Saturday, February 25, 2012

Why Don't You... Grow Citrus?

I spent the day yesterday preparing jars of preserved lemons.  This condiment is delicious with Moroccan foods, fish and chicken.  You just need a little and the tangy lemony/salty taste has an interesting cooling effect on the tongue.  Let me know if you want the recipe!  At any rate, it got me thinking how wonderful it would be to grow my own citrus trees, if only I had some sun and an orangery.  I think the ability to cultivate winter citrus in northern climes has to be one of the most elegant gardening feats.  The beauty of the rich glossy leaves, the scent of the fruit....but I digress.



I found this bit of historical information on winter citrus growing on the NYBG library site:

"Despite the harsh winters of Northern Europe, resourceful and ingenious gardeners were able to develop protected environments amenable to the growth of tender and exotic plants. Although oranges were said to have reached Europe as early as the thirteenth century and were being raised outdoors in Italian Courts during the fifteenth century, it wasn’t until the last quarter of the seventeenth century that the Dutch enthusiasm for citrus had spread throughout Europe.
The Dutch excelled in citrus cultivation and worked to improve growing conditions and to provide methods of keeping the plants over the winter. Citrus trees could be planted in the ground and protection built around them or they could be planted in containers and carried indoors for the inhospitable winter months. Structures such as the stovehouse, fruit wall and orangery were developed for this purpose.
Versailles Orangerie
The orangery began as a temporary building structure with removable parts that was often placed over the trees when they were planted in the ground, but for aesthetic and economic reasons, the building soon evolved into a permanent structure. By incorporating windows on the southern side of the building, to maximize the amount of sunlight reaching the growing plants, and using advanced forms of heating such as the ‘stoove’ to replace an open fireplace, tender plants could be over-wintered with improved results.
Schweriner Schloss Orangerie
In 1703, Hendryck van Oosten, the Leyden gardener, published The Dutch gardener: … in which he wrote an account of the nursing of lemon and orange trees in northern climates saying."there is not a Plant or Tree, that affords such extensive and lasting pleasure; for there is not a Day in the Year when Orange-Trees, may not, and indeed ought not, to afford matter of Delight: whether it be in the Greenness of their Leaves, or in the Agreeableness of their Form and Figure, or in the pleasant Scent of their Flowers, or in the Beauty and Duration of their Fruit."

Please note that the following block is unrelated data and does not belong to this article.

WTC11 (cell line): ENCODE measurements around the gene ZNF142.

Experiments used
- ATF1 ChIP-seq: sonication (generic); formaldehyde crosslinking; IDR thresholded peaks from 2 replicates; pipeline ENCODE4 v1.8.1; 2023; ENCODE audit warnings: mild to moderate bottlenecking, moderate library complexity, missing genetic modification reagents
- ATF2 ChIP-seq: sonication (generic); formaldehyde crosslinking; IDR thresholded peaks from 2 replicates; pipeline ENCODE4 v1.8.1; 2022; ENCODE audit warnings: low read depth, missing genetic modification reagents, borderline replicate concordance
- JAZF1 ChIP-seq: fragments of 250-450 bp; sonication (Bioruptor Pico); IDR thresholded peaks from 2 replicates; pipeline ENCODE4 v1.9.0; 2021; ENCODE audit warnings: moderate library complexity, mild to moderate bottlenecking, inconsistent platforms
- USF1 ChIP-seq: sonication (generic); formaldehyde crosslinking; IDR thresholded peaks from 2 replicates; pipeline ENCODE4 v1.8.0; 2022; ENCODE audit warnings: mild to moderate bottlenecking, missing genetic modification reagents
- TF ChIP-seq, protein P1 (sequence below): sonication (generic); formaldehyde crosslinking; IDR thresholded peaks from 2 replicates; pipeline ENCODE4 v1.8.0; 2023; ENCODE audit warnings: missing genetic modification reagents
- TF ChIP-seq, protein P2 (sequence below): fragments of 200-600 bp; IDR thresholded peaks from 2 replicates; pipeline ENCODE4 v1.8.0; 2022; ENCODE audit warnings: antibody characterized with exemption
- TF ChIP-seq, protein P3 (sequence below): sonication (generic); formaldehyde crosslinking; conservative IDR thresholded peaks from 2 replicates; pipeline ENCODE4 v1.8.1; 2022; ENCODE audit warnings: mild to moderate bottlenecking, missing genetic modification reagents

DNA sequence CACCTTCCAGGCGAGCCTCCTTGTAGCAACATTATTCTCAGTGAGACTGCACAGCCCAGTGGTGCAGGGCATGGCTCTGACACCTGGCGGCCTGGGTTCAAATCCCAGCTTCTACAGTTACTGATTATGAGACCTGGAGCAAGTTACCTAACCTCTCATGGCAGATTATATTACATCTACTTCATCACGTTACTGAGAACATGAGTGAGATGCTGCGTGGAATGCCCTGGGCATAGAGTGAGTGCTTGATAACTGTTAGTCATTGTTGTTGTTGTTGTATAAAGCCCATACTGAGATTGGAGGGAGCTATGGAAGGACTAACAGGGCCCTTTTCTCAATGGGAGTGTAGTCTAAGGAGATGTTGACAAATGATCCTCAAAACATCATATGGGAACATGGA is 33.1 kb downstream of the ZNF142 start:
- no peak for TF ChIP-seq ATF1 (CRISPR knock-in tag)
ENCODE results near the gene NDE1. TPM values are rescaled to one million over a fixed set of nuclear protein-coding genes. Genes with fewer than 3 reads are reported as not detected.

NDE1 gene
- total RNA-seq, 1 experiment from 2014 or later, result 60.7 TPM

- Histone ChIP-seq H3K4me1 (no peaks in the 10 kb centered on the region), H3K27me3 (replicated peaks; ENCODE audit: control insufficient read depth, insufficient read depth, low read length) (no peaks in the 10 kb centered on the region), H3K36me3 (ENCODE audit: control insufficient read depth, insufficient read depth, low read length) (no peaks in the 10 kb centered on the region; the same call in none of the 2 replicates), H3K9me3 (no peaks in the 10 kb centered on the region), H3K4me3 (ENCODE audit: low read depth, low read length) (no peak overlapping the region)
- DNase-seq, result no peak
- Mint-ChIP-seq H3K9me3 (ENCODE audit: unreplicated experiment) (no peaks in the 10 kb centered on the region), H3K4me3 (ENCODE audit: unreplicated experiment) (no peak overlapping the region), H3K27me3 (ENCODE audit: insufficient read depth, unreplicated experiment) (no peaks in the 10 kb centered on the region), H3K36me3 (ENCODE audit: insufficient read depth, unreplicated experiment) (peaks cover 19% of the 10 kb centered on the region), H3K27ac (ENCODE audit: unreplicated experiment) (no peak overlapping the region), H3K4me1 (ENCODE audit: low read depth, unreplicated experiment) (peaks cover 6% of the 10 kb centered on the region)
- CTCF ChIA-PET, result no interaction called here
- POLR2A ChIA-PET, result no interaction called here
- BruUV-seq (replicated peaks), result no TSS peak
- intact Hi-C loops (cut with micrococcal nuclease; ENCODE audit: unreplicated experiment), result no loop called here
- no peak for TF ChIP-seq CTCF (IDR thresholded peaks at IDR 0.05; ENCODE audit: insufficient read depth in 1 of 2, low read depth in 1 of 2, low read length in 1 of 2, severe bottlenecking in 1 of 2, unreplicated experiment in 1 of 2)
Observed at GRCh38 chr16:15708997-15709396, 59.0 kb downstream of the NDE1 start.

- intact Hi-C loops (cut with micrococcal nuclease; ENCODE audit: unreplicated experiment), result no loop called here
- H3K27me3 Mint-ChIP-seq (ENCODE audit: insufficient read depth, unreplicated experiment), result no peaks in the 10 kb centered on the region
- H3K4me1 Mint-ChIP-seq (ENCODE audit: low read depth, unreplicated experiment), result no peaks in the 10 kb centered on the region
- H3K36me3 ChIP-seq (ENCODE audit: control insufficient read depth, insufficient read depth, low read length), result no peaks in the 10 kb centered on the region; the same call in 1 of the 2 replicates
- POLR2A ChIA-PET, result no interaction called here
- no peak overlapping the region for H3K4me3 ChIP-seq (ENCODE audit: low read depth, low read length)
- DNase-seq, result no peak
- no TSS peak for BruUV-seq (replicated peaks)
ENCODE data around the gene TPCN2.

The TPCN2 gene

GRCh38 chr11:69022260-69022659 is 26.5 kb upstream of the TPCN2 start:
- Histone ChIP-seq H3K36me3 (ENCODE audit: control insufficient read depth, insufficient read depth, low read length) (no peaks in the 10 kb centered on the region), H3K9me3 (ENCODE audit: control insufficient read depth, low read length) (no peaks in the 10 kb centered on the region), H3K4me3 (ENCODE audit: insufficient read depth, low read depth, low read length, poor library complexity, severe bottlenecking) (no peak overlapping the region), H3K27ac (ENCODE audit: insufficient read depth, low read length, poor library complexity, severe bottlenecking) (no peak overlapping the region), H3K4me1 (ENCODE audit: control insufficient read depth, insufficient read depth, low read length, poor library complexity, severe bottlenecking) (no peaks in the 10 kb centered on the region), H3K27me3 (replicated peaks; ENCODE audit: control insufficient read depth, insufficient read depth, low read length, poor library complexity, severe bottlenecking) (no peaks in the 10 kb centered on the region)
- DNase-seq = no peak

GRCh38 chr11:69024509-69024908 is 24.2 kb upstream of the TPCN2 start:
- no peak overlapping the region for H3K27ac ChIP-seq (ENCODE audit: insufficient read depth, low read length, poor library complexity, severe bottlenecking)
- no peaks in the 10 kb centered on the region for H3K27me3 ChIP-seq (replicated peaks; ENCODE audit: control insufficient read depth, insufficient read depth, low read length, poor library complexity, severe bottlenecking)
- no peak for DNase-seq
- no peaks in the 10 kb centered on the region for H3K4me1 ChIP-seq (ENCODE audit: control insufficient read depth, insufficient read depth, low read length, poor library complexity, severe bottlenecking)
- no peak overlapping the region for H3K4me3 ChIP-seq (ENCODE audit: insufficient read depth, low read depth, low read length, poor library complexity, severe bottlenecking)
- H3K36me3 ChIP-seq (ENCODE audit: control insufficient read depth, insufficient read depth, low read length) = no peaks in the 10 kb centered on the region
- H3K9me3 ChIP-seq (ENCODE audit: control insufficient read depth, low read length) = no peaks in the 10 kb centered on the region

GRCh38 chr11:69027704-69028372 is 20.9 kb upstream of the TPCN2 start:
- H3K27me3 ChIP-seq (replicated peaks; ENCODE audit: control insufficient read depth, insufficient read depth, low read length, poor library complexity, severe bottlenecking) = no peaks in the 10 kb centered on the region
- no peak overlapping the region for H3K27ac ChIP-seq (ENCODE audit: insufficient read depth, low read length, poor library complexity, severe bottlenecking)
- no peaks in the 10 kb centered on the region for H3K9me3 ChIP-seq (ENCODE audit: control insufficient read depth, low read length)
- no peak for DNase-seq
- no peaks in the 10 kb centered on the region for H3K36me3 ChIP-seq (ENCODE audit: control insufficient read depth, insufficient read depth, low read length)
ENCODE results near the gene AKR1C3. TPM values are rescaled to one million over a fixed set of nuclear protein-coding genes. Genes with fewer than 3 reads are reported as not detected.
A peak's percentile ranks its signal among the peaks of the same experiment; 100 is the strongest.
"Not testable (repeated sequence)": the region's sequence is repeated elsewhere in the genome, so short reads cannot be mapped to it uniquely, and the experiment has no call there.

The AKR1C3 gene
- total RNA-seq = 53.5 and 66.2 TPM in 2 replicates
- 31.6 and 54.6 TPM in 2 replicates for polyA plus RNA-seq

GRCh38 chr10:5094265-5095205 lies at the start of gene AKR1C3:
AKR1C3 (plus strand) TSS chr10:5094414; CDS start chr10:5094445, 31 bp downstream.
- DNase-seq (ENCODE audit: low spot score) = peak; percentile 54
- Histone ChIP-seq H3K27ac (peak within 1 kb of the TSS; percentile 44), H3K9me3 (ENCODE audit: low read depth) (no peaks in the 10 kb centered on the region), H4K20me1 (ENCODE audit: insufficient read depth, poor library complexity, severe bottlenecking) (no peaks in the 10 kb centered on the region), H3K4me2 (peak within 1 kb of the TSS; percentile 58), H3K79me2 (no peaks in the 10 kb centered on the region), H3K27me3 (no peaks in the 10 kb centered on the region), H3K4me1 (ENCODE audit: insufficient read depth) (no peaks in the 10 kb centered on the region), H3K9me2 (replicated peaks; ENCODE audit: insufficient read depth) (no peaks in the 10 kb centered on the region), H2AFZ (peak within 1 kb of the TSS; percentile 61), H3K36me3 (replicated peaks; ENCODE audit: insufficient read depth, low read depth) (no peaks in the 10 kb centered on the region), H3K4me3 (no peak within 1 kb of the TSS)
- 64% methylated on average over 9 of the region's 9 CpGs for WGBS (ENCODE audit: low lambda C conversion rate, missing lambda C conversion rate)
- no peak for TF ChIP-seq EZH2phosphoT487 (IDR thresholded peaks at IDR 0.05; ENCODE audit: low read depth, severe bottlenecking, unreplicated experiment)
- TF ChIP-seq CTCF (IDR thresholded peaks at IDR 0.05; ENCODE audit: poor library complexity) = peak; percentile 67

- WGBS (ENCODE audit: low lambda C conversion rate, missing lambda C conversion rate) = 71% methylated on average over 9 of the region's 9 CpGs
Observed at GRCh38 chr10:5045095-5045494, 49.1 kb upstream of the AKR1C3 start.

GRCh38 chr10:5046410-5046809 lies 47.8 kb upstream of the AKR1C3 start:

Those Dutch...ever resourceful. Equally resourceful was Nancy Astor's head gardener, Frank Copcutt, a man after my own heart.  Lady Astor adored citrus trees and sometimes insisted that fruiting orange trees from Cliveden's greenhouses be used at receptions and parties at her St. James's Square home.  Here's what Frank had to say when Viscount Astor complimented him on the orange trees:
"His Lordship: "Wonderful orange trees you've got there, Frank, a pity we can't have them in the house at Cliveden."
Frank:  "Why not, my lord?"
His Lordship: "Well, the fruit's bound to drop when they're traveling."
Frank:  "I don't think so, my lord, we'll take it off before we move it, and put it back on again at the other end."  And [Frank] showed him how [the oranges] had all been attached with wire.    [From Rose: My Life in Service to Lady Astor]





4 comments:

  1. Here in Ohio it would have to be brought indoors in the winter. I don't even have room in my gardens let alone bringing it inside in the winter.
    Cher Sunray Gardens

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  2. Oh those citrus trees, normally winters are no very in our danish coastline climate, so keeping them i orangeries won´t cost a fortune, but the amount of light is the problem. One would have to add artificial lighting for more secure overwintering. But the scent in the greenhouse a sunny day in early march of a blooming citrustree is paradisic. Great anecdote of using wire to "keep" the fruit on the trees....
    Henrik from french-gardening

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  3. As a Floridian, I'm fortunate to be abundantly surrounded by citrus trees! I had three orange trees and a grapefruit tree in my garden when I moved into my current house, and they produced so much fruit that one season friends and I nearly filled the back of a pickup truck.

    One of my house-warming gifts was an electric juicer, which over the years produced many gallons of orange juice. I learned that three oranges filled a tumbler perfectly, so I would start many a morning going outside and picking just three oranges.

    Now, sadly, the trees have all died (they were about 60 years old.).

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  4. I started growing Kumquat last year which see to have much more kerb appeal that the previous gnarly Lemons I had toyed with as I had no knowledge really of how to grow them properly and they always looked rather sad.

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